During the congressional inquiry, former employees made new claims directly against Snyder. Speaking at a committee round table, Tiffani Johnston, a former marketing and events coordinator for the team, said that at a work dinner in either 2005 or 2006, she sat next to Snyder, who put his hand on her thigh under the table. Later that night, she said, she resisted Snyder’s attempt to push her toward his limousine.
Melanie Coburn, a former cheerleader and director of marketing, told the committee in February that Snyder hosted a work event at his Aspen, Colo., home, for which team executives hired prostitutes.
The N.F.L.’s Second Investigation
The allegations from the February hearing prompted the N.F.L. to start its second investigation into Snyder and the team. It is being led by Mary Jo White, a former Securities and Exchange Commission chair and federal prosecutor. The league said there was no timetable for White to conclude her report.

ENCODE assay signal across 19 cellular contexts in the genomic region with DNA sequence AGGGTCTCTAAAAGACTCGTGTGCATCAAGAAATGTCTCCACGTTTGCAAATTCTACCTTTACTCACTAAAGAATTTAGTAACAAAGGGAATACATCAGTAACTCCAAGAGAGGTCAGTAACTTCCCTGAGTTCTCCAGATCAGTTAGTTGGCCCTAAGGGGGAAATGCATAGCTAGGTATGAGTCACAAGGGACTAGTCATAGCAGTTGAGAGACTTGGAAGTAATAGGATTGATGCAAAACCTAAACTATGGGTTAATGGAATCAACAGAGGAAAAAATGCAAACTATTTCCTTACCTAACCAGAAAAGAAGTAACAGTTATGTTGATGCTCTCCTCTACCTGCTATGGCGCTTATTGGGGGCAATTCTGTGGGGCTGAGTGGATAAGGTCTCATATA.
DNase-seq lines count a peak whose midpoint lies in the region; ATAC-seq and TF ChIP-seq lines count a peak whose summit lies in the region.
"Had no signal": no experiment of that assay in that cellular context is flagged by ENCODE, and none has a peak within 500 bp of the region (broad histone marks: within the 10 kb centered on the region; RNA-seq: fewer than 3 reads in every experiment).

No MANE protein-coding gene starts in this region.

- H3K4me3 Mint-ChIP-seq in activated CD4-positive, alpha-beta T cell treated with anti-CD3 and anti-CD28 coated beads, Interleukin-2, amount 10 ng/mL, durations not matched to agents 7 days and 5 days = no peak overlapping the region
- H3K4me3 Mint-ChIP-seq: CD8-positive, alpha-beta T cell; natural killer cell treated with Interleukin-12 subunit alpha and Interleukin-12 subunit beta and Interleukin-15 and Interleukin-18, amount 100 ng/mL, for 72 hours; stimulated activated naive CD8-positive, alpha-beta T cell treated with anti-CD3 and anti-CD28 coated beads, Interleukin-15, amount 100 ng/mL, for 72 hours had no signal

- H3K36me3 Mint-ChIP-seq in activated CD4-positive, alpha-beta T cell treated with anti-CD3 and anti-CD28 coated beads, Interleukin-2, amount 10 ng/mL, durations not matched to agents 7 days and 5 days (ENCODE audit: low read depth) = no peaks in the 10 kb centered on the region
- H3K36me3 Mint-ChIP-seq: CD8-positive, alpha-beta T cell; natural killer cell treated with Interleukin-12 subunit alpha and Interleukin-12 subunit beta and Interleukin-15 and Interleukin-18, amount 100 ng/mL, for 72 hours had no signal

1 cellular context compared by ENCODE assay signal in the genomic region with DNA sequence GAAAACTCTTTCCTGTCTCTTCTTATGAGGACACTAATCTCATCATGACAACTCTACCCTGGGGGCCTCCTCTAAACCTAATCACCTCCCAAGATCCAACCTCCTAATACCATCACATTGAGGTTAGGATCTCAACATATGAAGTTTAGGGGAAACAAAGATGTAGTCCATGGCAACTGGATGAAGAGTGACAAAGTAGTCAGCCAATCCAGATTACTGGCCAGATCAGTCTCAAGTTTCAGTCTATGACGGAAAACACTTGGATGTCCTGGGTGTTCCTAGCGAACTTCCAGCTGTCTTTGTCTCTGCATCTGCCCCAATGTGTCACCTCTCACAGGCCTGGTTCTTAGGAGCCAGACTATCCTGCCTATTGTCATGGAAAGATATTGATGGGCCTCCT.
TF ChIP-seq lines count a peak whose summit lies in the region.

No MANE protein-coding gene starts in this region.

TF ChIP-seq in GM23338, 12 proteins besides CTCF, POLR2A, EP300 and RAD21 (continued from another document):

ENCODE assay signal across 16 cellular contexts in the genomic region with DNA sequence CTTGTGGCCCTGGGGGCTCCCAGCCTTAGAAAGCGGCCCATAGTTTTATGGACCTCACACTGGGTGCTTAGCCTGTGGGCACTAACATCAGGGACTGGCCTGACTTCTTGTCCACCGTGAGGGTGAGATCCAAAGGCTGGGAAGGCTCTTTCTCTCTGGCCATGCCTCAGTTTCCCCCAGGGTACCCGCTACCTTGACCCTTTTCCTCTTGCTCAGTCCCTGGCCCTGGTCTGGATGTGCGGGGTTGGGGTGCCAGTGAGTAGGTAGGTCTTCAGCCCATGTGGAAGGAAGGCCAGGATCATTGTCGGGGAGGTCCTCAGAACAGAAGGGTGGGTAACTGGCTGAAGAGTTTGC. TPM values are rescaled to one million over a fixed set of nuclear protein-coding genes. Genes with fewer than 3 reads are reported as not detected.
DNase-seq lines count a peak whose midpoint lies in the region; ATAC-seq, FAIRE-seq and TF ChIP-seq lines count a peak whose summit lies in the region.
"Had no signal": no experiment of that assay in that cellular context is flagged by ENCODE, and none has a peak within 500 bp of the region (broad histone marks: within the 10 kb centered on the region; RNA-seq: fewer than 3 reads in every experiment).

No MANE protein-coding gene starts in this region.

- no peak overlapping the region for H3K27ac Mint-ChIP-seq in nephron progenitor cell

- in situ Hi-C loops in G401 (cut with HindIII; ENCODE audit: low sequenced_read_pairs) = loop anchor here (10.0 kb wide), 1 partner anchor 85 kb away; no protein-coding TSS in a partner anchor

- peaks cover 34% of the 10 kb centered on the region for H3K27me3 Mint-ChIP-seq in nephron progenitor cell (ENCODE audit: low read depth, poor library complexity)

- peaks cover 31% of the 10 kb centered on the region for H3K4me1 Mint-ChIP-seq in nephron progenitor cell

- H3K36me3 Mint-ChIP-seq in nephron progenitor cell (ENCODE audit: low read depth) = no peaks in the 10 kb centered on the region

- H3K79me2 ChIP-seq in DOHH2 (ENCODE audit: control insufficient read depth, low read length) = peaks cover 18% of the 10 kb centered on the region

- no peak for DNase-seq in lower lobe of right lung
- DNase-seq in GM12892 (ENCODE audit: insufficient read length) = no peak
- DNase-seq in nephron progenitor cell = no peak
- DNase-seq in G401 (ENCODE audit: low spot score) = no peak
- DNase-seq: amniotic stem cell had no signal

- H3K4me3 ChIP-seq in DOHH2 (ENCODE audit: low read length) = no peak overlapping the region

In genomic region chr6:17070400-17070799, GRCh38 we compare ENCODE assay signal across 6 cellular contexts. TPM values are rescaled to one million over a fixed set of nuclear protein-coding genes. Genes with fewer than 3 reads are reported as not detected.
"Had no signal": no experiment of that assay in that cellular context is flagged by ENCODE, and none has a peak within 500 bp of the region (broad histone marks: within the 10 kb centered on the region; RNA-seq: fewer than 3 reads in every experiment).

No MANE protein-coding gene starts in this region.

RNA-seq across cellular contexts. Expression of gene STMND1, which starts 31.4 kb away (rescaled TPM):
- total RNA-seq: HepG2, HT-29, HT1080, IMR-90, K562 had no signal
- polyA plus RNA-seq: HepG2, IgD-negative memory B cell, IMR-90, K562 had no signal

Several former employees testified to Congress that Snyder, when told that female staff members complained of being harassed by male co-workers, did nothing to address the problems, and even defended one of the men.
Snyder, witnesses said, “endorsed a toxic culture at the Commanders in which sexual misconduct, exploitation of women, bullying of men, and other inappropriate behavior was commonplace, and that he was a hands-on owner who had a role in nearly every organizational decision,” the committee wrote in Thursday’s report. “As one witness confirmed, Mr. Snyder ‘created a culture where this behavior was accepted and encouraged.’”
The committee also said that the N.F.L. warned Snyder to cooperate with the Wilkinson investigation as early as August 2020, but that the league did not step in to prevent Snyder from obstructing former employees from being interviewed. The league, it said, was made aware that Snyder was trying to intimidate former employees, and failed to stop him from doing so.